Monday, October 17, 2016

Yoga and agility

My wife dragged me off to do yoga this morning and I’m glad she did. The instructor really got me thinking with some of her instruction. She had a theme today around how yoga is not the poses or the positions or even the movements, but rather a state of mind.

She repeatedly pressed us to get in a yoga mindset. The mindset of balance, and centering and relentlessly seeking effectiveness with our bodies in such a way that it propels us not just through the yoga session, but through the rest of our lives. Pretty existential stuff really, but it was resonating with me for some reason this morning. Maybe it was because it was early and I just had an open mind, but while she talked, I kept thinking about how what she was saying related to business agility.

I’m an agile transformation consultant, and so this conversation around what constitutes “agile” comes up repeatedly.  I can’t tell you how many times I’ve heard someone say “If you aren’t doing <practice>, then you’re really not Agile”, and I grimace a little, remembering that exact thinking in myself a while back. In 2002, when I first started learning about agile, I eagerly fired off a message to Ron Jeffries. Ron is an original signer of the agile manifesto, and I asked for a short list of the “required” agile practices. His response was unexpected. He said I was focusing on the wrong stuff and to reorient my thinking.  “It is not about agile” he said, “it is about excellence”.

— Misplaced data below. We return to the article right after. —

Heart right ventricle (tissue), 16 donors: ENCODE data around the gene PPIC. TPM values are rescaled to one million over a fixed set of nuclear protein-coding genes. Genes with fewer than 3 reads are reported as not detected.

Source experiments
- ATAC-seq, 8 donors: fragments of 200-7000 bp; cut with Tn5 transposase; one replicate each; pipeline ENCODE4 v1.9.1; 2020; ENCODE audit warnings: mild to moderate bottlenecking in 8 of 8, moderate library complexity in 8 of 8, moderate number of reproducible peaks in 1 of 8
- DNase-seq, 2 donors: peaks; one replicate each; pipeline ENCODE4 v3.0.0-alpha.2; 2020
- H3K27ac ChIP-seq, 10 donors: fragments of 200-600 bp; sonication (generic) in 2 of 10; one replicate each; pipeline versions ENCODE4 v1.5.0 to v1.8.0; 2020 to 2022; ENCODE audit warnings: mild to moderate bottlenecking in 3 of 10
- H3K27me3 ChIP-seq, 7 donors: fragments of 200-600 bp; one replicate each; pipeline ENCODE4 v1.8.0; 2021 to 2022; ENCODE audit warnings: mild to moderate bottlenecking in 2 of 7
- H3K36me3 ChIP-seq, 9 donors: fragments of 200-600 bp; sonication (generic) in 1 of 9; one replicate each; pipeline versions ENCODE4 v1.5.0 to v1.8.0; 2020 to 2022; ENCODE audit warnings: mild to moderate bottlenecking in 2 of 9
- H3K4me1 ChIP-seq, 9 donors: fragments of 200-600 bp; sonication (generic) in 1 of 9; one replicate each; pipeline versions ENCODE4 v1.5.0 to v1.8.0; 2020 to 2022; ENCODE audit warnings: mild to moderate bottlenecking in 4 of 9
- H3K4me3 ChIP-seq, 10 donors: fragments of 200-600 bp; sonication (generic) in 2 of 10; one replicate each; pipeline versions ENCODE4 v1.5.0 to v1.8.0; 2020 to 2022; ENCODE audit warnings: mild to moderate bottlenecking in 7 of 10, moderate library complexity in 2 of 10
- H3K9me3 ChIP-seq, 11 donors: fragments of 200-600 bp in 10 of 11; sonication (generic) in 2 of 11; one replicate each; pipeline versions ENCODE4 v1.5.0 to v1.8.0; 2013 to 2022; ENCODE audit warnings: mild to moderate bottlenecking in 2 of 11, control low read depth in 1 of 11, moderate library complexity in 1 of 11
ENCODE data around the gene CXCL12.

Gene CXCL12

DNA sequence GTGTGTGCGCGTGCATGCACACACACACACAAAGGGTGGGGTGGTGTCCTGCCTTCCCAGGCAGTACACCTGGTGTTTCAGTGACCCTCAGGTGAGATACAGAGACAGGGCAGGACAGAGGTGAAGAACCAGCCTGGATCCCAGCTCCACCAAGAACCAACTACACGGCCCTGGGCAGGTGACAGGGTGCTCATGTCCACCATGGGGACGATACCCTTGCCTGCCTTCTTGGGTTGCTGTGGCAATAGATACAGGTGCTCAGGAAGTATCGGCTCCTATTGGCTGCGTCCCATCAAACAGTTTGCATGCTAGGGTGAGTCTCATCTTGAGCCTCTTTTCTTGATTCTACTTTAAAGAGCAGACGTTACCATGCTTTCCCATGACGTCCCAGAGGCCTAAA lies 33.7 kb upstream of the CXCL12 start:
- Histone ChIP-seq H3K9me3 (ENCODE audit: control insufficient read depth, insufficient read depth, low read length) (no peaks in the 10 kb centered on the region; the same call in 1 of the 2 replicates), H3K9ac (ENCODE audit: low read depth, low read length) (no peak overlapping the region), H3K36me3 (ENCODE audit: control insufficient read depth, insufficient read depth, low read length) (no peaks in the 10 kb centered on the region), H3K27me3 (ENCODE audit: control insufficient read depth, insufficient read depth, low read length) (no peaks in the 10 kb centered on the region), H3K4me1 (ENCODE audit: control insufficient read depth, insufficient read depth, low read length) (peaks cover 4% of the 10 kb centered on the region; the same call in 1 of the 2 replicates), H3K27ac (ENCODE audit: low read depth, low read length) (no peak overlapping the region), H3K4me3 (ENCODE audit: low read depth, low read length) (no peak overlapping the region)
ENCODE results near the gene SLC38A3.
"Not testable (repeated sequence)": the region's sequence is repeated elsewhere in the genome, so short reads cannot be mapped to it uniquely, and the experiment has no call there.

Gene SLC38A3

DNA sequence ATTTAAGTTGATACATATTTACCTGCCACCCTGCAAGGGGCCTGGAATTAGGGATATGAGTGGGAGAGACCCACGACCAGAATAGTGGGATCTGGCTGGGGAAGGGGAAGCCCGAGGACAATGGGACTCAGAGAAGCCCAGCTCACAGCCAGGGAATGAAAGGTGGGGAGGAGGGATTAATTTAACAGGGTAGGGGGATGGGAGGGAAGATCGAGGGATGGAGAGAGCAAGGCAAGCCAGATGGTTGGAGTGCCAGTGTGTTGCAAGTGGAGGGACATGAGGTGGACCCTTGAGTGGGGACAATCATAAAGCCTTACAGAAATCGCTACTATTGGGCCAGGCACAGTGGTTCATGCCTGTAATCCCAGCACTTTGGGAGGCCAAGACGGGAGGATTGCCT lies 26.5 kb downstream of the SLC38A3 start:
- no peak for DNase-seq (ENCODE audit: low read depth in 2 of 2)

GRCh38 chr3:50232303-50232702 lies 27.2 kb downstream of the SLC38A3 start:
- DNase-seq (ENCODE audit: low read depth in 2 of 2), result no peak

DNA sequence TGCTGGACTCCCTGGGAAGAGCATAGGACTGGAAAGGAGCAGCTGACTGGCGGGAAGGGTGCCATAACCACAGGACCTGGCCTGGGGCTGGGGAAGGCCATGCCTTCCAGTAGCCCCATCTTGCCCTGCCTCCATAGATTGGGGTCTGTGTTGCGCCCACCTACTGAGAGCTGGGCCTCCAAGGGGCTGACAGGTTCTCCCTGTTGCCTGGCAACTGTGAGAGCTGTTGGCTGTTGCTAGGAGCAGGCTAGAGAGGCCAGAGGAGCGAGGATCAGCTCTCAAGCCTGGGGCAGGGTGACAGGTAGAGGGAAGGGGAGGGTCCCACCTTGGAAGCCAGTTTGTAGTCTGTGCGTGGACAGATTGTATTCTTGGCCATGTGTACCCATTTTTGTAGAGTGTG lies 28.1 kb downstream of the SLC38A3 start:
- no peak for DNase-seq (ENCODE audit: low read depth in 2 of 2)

I’d like to say that I “got it” immediately, but I didn’t. I’ve been working with organizations around agile transformations in one form or another for what seems like ages, and I’m still catching myself being a bit dogmatic at times; maybe we all do. I think it is human nature to want to get to some solid answers even when there is no single “right” answer. I guess it goes to show we are all learning all the time.  


Websters defines agile as “able to move quickly and easily”. It does not mention process(es) or practice(s) but rather alludes to skill, or ability; a way of being. Being in the learning, the discovery, the unfolding of how to become excellent is very different from learning the steps to a new process, new templates, or new tools. Learning, whether it is learning to drive a manual transmission, or learning a new approach to solution delivery, requires us to be open to the ongoing discovery of the domain.

This is an important distinction for me because it points to a different manner of adoption. As the saying goes, we have to learn to crawl and to walk before we can run, but that doesn’t seem to stop us from trying to get ahead of ourselves. I’ve witnessed teams where a light has gone off and they become thoroughly committed to Test Driven Development (TDD). The approach is proven to help teams “be” agile rather than just go through the motions. There are real, measurable competitive advantages.

That being said, I’m not big on “Best Practices” without context. Test Driving is a very good practice depending on what you are out to do with it. There is a significant initial learning curve, but it has repeatedly been a way for teams to increase both velocity and agility. It helps them automate in a multitude of ways and be responsive when new requirements emerge or changes are needed.  

It is not however, a panacea to be blindly adopted across the board. I’ve seen teams misinterpret enthusiasm for TDD on new development projects and embark on wholesale efforts to retrofit all of their current codebases with automated test suites. Legacy rescue, is not an effort to be take lightly and trying to do so, in my experience, can end up being both an expensive and a wasted effort.  This is true particularly if it is on a codebase that is going to be sunsetted in the not too distant future. The effort to retrofit automated test suites always seems to be harder and take much longer than expected. I have helped a team do it successfully, though it took years of continuous effort. Your mileage may vary.